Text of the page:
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Fourth-quarter turnovers doomed Green Bay in the 110th regular-season meeting between the Packers and the Minnesota Vikings.

The likelihood of such miscues occurring would have been diminished had Green Bay not been forced to the air so often in the late going.

The Vikings successfully opened U.S. Bank Stadium on Sunday night by knocking off the Packers 17-14. The win was the 50th for Minnesota in a regular-season series that dates to 1961.

Sam Bradford threw for 286 yards and a pair of touchdowns as the Vikings built a 17-7 lead through three quarters. The former Rams and Eagles QB completed 71 percent of his passes (22 of 31) despite having been with the team for little more than two weeks.

That 10-point lead compelled the Packers to play catch-up. It’s a game the team often loses when turning pass-heavy in the fourth quarter.

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As with most games decided by three points, the final 15 minutes were crucial. A mistake here (lost fumble), a mistake there (interception) can make the difference.

Rodgers was guilty of both. Brian Robison dislodged the ball on a sack to end one drive and Trae Waynes grabbed a throw intended for Davante Adams to squelch another. The second turnover came with one minute, 50 seconds remaining. Minnesota ran out the clock from there.

Historically, the Packers (like most teams) do not fare well when their quarterback is required to throw 10 or more times in the fourth quarter.

Rodgers was 7-for-13 for 100 yards and the interception in the final 15 minutes. His passer rating during that quarter was 47.0.

It was the 35th time Rodgers attempted 10 or more passes in a fourth quarter. The team’s record when he does so is a meager 7-28 (.200) and that includes two games before he became the starter.

Defensively, the Packers played well enough down the stretch. They held Minnesota to 15 yards on 13 plays in the fourth quarter.

Offensively, the 110 yards Green Bay gained during that span — its most productive quarter of the night — was of little consolation.

As a rookie, all 16 of Rodgers’ throws came in the fourth quarter. In his second game as a pro, Rodgers played out the string in a miserable 48-3 loss to the Ravens, going 8-for-15 for 65 yards and an interception (36.8 rating). He was sacked three times.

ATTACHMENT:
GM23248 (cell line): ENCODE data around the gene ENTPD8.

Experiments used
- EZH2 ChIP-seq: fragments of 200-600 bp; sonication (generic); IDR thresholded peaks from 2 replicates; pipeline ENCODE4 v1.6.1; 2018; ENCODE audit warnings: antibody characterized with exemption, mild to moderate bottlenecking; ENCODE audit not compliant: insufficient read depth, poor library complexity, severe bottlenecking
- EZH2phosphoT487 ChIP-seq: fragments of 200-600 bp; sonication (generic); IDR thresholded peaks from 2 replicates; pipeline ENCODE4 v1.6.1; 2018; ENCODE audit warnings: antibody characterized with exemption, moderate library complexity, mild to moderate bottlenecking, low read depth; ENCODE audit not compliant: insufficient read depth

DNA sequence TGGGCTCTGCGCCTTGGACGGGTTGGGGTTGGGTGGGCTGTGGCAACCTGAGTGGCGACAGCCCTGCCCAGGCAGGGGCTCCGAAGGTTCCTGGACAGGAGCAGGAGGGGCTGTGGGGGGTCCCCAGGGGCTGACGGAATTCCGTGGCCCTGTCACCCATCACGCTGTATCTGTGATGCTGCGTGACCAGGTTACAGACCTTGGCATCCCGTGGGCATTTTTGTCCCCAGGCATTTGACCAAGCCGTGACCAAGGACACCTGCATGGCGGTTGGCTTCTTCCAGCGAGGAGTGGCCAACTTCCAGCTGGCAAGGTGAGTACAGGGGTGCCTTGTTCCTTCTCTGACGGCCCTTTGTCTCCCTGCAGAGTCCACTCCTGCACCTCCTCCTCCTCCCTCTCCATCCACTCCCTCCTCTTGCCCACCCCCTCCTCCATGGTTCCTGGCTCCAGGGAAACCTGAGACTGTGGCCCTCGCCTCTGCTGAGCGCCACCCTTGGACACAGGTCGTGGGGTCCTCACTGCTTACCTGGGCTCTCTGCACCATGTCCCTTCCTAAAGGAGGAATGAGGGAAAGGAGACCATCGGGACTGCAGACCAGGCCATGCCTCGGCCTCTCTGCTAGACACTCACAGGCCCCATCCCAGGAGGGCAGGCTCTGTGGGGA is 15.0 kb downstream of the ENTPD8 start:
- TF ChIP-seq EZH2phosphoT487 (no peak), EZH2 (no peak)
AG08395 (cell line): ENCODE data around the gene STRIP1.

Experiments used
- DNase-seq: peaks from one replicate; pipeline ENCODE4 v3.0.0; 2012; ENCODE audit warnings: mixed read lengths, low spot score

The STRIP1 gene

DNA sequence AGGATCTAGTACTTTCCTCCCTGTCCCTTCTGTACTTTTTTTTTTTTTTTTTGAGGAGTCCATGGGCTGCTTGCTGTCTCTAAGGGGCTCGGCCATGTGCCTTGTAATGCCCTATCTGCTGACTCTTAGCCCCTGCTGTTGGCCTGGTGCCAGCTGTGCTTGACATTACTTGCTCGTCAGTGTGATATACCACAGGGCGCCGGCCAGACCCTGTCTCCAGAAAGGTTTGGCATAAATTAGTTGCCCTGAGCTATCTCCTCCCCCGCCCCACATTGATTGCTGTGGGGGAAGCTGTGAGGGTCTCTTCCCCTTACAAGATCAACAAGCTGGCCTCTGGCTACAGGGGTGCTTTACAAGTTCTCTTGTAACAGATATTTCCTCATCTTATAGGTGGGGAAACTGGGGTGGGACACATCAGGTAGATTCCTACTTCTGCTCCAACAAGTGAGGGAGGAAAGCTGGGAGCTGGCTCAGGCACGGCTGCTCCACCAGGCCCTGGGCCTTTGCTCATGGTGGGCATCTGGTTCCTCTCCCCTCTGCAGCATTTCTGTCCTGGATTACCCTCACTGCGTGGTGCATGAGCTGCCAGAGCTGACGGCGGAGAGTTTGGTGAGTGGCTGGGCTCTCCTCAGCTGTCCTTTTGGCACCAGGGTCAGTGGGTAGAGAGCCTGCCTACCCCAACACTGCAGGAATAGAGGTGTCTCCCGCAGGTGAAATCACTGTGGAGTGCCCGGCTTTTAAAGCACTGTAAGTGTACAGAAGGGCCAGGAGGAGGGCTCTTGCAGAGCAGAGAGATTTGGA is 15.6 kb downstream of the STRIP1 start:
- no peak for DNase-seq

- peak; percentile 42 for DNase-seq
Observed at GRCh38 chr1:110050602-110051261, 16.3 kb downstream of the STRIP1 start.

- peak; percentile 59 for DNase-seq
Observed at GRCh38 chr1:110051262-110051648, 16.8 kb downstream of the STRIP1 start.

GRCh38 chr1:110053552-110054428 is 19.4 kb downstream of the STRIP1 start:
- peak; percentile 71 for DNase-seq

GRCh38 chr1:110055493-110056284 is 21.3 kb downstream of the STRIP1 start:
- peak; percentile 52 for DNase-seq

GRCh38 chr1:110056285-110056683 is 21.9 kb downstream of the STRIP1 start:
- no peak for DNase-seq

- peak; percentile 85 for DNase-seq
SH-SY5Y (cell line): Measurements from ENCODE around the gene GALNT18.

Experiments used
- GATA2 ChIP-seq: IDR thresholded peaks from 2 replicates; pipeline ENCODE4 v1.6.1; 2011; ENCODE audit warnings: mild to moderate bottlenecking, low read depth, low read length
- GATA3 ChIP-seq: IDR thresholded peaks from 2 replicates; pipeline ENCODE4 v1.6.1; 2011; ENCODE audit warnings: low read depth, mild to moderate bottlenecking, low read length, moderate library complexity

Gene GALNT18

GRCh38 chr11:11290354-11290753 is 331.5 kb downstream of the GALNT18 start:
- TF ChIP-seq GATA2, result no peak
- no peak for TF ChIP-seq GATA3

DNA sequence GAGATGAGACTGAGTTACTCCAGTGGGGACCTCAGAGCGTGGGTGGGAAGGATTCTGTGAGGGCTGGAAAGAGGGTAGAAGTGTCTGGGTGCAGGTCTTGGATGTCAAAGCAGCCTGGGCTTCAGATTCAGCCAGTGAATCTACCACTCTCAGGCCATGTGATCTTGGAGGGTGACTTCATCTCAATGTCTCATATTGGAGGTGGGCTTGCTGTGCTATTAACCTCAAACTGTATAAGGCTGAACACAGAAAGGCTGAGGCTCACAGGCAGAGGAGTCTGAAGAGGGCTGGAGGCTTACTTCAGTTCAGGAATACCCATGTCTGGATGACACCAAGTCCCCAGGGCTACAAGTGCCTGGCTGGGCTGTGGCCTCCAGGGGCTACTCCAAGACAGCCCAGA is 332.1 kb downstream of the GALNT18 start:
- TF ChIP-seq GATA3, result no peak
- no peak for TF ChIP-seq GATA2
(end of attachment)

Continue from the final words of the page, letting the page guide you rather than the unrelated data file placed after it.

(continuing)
Rodgers is merely the latest Packers quarterback to struggle in the final frame. Brett Favre (22-62; .262), Don Majkowski (7-19; .269), Lynn Dickey (4-26-1; .145) and Bart Starr (5-6-2; .462) also failed to mount comebacks as often as they would have liked when throwing 10 or more times.

Don Horn (0-4), Mike Tomczak (0-5) and Randy Wright (0-14) couldn’t muster even one.

Staging an air show in the fourth quarter can be avoided. It requires playing well in the opening 45 minutes.

Sunday’s game not withstanding, the Packers have done a commendable job in that regard in recent years. Rodgers is 74-14 when throwing fewer than 10 times in the fourth quarter.

Rodgers’ run at history

Rodgers’ 10-yard touchdown run provided the only score of the fourth quarter. The impromptu dash not only pulled Green Bay to within three points of the Vikings, it gave Rodgers more career rushing yards than any quarterback in Packers history.

It’s no secret Rodgers can run. While not in the same league as a Michael Vick or a Randall Cunningham, Rodgers can hurt an opponent with his feet.

For nearly 60 years, Tobin Rote was the standard bearer for Green Bay. From 1950 through '56, Rote amassed 2,205 yards on the ground and three times (1951, '52, '56) led the team in rushing.

Rodgers had 2,191 yards before playing the Vikings. He ran for 29 on three attempts against Minnesota to boost his total to 2,220.

Rodgers’ first run gained nine yards and ended in a fumble (recovered by tight end Jared Cook). He picked up 10 yards and a first down on his third carry when he bolted from the pocket with 3:19 remaining.

Though Rodgers never has led the team in rushing, his 20 first downs via that route were a team best in 2012. He tied for the team lead in rushing touchdowns in 2008 (4), 2010 (4) and 2012 (2).

In addition to ranking first in yards, Rodgers now has made more runs of 10 yards (88) and rushing first downs (165) than any quarterback in team history. His 23 career rushing touchdowns rank second to Rote’s 29.

Rodgers has scored both of Green Bay’s rushing touchdowns this season. He joins Rote (1956) as the only quarterbacks to register the first two of the season for the Packers.

QBs as RBs

Since 1947 (the year the Packers switched to the T formation), quarterbacks who have rushed for more than 1,000 yards for Green Bay.

Yds.     Quarterback          TDs

2,220   Aaron Rodgers      23

2,205   Tobin Rote            29

1,786   Brett Favre            13

1,308   Bart Starr              15

1,037   Don Majkowski    9

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